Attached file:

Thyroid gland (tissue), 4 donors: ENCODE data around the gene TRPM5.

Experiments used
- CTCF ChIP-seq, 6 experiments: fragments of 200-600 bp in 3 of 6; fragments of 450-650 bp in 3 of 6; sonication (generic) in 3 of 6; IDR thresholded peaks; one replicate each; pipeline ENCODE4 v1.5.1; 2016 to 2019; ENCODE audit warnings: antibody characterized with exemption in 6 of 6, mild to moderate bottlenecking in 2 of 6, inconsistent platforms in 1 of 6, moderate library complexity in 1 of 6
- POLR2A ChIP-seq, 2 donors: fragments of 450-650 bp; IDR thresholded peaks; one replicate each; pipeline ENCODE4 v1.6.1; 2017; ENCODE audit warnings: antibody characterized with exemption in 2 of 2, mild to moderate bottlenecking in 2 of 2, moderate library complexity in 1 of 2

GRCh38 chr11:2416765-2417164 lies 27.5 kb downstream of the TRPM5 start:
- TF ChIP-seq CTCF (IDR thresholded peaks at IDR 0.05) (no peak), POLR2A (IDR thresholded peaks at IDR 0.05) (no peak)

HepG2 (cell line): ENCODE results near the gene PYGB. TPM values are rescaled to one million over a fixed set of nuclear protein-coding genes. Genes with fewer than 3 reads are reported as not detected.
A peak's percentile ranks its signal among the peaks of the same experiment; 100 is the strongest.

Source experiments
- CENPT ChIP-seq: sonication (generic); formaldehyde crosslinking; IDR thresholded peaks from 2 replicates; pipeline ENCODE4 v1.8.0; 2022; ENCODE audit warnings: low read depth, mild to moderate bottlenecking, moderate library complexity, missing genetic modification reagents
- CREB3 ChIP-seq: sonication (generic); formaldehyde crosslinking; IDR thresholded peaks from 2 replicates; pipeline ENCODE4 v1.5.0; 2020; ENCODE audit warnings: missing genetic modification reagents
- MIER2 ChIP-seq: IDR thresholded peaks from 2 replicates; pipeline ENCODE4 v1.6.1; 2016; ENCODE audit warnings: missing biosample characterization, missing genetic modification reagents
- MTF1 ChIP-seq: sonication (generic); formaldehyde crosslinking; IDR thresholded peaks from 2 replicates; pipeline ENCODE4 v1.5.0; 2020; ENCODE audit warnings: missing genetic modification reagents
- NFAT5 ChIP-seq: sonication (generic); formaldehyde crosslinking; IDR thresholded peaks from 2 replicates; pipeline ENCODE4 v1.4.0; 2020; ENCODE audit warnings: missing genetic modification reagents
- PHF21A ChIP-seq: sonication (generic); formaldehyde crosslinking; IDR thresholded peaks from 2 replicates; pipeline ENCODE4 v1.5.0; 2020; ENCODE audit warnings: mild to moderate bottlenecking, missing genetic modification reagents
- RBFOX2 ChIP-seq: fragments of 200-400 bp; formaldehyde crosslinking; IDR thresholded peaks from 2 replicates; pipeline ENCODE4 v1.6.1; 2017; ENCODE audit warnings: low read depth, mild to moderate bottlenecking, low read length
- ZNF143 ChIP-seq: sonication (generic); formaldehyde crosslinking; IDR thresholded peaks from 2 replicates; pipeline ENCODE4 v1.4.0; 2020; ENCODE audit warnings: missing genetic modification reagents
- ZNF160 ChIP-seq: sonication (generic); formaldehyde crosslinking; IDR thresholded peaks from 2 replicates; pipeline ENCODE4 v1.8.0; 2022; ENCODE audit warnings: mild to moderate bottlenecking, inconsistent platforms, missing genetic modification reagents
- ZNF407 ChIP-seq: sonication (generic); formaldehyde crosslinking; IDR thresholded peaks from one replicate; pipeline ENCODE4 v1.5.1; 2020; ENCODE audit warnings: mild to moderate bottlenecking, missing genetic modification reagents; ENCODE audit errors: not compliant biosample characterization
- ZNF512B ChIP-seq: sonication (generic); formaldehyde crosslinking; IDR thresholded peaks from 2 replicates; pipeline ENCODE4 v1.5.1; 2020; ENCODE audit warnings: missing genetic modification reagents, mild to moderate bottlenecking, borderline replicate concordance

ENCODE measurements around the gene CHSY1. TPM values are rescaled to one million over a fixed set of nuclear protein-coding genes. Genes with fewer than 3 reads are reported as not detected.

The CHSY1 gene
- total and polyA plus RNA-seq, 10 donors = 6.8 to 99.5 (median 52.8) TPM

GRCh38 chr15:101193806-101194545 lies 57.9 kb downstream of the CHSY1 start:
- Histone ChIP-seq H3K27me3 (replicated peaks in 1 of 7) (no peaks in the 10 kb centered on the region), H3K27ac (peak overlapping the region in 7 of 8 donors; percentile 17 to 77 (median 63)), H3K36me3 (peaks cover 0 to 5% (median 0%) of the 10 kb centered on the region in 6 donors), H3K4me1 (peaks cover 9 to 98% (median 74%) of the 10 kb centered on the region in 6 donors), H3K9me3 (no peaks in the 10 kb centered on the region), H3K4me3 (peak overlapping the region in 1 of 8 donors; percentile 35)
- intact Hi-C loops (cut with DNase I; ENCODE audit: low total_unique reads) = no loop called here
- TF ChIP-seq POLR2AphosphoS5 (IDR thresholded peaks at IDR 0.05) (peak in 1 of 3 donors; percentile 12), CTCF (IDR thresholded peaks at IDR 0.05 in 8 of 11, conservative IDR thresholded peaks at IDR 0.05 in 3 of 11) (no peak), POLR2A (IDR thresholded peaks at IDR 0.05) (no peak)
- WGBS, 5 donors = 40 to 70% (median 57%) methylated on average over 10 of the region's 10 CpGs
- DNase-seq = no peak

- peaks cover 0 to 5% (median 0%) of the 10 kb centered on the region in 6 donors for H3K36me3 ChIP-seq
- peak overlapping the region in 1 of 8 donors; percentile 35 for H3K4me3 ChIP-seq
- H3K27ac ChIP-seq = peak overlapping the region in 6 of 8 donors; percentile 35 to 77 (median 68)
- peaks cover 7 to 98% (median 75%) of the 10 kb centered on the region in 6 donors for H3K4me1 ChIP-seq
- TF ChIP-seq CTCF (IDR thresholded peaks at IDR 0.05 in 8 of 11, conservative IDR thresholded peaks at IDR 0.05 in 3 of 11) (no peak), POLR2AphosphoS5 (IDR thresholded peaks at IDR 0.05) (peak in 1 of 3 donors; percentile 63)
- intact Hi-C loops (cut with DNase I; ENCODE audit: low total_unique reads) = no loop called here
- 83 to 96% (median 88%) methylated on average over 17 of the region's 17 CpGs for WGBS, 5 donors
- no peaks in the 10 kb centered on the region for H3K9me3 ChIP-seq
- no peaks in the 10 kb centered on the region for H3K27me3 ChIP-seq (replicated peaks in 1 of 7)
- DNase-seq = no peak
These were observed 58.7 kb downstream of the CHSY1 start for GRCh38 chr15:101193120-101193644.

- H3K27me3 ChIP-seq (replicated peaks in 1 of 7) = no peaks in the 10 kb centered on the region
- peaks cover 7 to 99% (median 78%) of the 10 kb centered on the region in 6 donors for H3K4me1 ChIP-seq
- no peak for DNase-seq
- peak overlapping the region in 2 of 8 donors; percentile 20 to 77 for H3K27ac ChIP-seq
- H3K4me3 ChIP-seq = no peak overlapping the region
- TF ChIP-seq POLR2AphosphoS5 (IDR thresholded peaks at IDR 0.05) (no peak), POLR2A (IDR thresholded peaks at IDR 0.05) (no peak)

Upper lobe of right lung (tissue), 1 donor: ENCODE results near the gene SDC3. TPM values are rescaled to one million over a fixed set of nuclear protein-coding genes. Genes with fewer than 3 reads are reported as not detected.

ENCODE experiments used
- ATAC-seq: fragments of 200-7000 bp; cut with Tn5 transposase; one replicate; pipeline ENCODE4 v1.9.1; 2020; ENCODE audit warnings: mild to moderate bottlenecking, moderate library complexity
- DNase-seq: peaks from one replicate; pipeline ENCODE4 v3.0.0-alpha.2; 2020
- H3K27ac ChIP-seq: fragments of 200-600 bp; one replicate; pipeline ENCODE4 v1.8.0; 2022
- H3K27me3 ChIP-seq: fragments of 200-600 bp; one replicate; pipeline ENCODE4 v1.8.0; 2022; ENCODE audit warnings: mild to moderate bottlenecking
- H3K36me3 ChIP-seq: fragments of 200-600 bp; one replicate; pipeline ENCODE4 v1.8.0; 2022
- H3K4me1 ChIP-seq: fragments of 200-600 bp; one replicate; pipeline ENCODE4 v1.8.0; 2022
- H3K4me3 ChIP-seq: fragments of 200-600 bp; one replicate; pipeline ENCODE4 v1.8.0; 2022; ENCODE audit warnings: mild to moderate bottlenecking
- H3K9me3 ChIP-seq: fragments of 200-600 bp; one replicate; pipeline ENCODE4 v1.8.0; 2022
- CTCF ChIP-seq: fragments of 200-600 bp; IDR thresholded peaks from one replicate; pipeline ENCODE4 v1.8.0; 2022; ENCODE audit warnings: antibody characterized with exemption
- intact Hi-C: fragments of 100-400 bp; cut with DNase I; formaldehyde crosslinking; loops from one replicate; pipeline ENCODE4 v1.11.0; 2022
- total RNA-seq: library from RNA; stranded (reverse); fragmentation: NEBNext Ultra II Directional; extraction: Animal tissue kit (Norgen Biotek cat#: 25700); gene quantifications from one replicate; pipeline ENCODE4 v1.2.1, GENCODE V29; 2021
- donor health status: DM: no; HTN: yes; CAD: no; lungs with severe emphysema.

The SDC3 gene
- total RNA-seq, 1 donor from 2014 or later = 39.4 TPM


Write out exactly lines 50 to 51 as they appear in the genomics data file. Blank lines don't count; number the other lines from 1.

- DNase-seq: peaks from one replicate; pipeline ENCODE4 v3.0.0-alpha.2; 2020
- H3K27ac ChIP-seq: fragments of 200-600 bp; one replicate; pipeline ENCODE4 v1.8.0; 2022